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Heart in Biological Definition

Cancer

... better than nonmalignant diseases such as heart failure and stroke . Nonetheless, in the late 1990's cancer overtook heart disease as the leading cause of death in the ... now No. 1 killer illness in United States: Tops heart disease, but deaths from both are dropping ...

Diabetes mellitus

... problem frequently caused by diabetes, such as a heart attack , stroke , neuropathy , poor wound ... Large vessel disease complications: ischemic heart disease caused by both large and small vessel ... (requiring dialysis or transplant), blindness, heart disease and limb amputation. Recent studies show ...

Lung

... The heart in relation to the lungs (from an older edition ... hemoglobin . The deoxygenated blood from the heart reaches the lungs via the pulmonary artery ... of soft, shock -absorbent protection for the heart , which the lungs flank and nearly enclose. ...

Marfan syndrome

... including the skeleton , lungs , eyes , heart and blood vessels . It is named for the French ... may in turn cause unusual pressure on the heart and lungs. Other symptons include; abnormal joint ... retina and/or cornea . Treatment The heart conditions related to Marfan syndrome may not ...

Muscle

... sarcomeres cardiac muscle : found within the heart skeletal muscle (or "voluntary"): attached ... be the strongest muscle at birth. The heart has a claim to being the muscle that performs ... Estimates of the power output of the human heart range from 1 to 5 watts. This is much less than ...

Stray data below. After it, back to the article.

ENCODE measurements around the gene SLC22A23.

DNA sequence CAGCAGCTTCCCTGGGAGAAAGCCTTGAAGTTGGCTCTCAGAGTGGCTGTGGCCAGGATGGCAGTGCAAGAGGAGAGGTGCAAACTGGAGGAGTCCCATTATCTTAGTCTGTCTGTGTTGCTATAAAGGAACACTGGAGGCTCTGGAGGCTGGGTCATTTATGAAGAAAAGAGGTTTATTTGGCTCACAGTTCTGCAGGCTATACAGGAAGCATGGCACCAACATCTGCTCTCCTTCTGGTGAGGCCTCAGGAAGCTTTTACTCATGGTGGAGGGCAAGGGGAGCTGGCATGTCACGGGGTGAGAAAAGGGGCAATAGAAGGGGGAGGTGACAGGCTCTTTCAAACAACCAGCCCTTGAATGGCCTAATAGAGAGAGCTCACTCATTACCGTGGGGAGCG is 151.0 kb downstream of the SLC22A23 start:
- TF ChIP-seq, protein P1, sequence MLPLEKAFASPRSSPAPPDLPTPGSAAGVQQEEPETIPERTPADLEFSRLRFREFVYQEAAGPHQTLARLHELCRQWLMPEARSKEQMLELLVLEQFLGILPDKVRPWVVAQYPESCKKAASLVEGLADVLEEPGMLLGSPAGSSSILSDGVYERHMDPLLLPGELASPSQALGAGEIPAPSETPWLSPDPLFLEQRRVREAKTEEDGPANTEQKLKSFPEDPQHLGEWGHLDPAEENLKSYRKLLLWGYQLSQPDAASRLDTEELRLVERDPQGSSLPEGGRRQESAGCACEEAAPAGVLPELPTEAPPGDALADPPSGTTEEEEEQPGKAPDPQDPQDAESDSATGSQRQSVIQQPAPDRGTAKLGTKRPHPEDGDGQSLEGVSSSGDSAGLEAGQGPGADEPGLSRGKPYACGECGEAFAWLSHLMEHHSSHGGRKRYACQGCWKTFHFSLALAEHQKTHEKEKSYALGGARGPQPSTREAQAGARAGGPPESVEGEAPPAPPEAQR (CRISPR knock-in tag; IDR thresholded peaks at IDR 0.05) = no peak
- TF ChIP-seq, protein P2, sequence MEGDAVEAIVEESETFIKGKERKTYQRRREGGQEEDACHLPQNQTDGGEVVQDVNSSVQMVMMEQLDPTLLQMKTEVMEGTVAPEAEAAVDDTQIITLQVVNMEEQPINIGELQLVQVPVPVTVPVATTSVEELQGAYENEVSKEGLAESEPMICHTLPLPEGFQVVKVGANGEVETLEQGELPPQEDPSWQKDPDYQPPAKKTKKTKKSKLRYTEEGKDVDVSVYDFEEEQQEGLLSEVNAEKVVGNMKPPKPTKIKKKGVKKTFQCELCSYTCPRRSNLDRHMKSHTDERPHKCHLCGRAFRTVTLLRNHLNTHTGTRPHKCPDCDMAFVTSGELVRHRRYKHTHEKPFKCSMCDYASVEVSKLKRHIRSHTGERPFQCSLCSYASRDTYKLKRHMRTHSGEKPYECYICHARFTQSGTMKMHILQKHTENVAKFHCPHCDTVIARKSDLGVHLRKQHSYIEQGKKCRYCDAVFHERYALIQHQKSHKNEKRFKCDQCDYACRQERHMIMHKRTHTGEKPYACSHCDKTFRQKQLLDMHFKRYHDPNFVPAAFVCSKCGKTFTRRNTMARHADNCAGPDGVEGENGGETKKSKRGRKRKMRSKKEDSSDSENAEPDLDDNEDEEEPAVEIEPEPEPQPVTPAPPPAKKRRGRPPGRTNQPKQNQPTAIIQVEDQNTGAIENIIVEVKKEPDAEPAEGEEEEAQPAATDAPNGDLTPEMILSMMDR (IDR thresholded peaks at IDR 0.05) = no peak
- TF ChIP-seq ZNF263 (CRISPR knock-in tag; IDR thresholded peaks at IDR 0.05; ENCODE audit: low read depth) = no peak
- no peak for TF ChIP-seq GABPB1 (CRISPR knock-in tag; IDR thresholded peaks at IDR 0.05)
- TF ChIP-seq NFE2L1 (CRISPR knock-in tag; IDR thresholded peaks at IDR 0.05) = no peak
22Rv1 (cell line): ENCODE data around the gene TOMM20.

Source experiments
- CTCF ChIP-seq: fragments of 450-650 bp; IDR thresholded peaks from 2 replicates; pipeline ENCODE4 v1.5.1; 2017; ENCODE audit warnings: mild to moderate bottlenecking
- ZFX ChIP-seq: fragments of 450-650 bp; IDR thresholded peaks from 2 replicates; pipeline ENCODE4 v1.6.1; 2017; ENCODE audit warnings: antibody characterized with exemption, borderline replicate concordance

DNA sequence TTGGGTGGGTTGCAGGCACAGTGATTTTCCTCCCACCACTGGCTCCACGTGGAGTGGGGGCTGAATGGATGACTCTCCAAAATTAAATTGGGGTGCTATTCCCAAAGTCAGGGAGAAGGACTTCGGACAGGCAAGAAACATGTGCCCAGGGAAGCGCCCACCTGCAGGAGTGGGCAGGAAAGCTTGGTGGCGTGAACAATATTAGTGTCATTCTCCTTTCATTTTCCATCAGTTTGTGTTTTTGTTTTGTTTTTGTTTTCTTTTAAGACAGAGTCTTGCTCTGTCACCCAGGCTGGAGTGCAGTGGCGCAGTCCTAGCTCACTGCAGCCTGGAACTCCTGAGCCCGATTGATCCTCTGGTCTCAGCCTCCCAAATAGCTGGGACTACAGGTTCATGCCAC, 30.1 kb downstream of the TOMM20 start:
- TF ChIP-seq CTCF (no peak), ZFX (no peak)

Nutrition

... to the 'diseases of civilization' - diabetes , heart disease and cancer - than Europeans, and their ... endemic illnesses began to flourish, such as heart disease, cancer, diabetes and obesity. These ... in turn affect the efficiency of the liver , heart , gall bladder , circulation etcetera. (See ...

Stem cell

... apparently able to repair muscle damaged after heart attacks . heart attacks are due to the coronary artery being ... form of adult stem cells, into mice which had had heart attacks induced resulted in an improvement of 33 ...

Anatomy

... of the structures of an organ or system (such as nerves , arteries , heart , and so forth), as it is found in humans; this is followed by an account ... Breast Colon or large intestine Diaphragm Ear Eye heart Kidney Labia Larynx Liver Lung Nose Ovary ...

Biomechanics

... mechanics of the arterial wall, the behavior of cardiomyocytes within a heart with a cardiac infarct, and bone growth in response to exercise have been ... cell type. These involuntarily contracted cells are located in the heart wall and operate in concert to develop synchronized beats. This is ...